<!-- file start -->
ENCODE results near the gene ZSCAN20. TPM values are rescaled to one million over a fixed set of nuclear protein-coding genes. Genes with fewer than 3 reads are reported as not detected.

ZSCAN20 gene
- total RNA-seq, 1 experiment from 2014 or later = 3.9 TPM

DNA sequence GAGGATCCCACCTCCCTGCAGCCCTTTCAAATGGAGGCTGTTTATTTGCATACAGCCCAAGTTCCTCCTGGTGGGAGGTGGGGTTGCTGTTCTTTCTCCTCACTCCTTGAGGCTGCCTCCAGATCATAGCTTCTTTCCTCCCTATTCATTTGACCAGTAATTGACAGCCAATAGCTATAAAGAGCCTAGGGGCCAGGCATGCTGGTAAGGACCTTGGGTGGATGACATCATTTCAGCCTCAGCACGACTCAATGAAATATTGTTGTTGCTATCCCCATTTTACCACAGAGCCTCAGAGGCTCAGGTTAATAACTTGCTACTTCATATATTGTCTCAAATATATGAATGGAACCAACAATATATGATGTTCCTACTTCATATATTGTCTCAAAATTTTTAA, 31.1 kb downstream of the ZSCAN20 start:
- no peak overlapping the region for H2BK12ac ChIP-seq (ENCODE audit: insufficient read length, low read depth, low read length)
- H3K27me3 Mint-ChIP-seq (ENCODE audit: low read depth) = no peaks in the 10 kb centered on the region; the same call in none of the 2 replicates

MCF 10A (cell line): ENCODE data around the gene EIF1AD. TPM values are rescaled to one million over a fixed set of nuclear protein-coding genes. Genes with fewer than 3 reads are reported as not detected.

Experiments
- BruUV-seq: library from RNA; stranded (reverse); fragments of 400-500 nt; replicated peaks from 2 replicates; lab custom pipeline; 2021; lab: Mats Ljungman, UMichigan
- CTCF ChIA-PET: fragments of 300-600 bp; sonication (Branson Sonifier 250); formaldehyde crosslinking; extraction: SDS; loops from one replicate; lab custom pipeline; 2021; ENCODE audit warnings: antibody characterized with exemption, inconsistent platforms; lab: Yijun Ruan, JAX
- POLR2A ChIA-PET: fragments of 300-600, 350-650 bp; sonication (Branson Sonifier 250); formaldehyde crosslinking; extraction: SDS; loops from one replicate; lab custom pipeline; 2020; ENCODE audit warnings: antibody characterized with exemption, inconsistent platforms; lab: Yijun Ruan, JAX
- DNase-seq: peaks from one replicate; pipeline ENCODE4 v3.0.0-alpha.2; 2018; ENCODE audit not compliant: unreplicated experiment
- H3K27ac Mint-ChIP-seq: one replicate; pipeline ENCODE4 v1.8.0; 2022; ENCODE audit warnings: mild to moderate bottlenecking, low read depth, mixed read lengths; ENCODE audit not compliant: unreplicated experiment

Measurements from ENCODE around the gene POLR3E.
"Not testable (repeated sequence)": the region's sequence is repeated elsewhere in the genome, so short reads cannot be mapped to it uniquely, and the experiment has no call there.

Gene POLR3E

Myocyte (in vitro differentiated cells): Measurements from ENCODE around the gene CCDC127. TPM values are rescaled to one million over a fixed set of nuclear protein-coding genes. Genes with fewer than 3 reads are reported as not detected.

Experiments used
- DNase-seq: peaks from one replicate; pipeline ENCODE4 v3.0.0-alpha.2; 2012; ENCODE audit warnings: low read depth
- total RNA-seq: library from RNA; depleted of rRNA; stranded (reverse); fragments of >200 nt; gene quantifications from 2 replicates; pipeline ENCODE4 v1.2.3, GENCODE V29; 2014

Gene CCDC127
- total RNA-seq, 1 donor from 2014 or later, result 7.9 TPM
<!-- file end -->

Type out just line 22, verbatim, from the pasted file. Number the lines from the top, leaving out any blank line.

- total RNA-seq, 1 donor from 2014 or later, result 7.9 TPM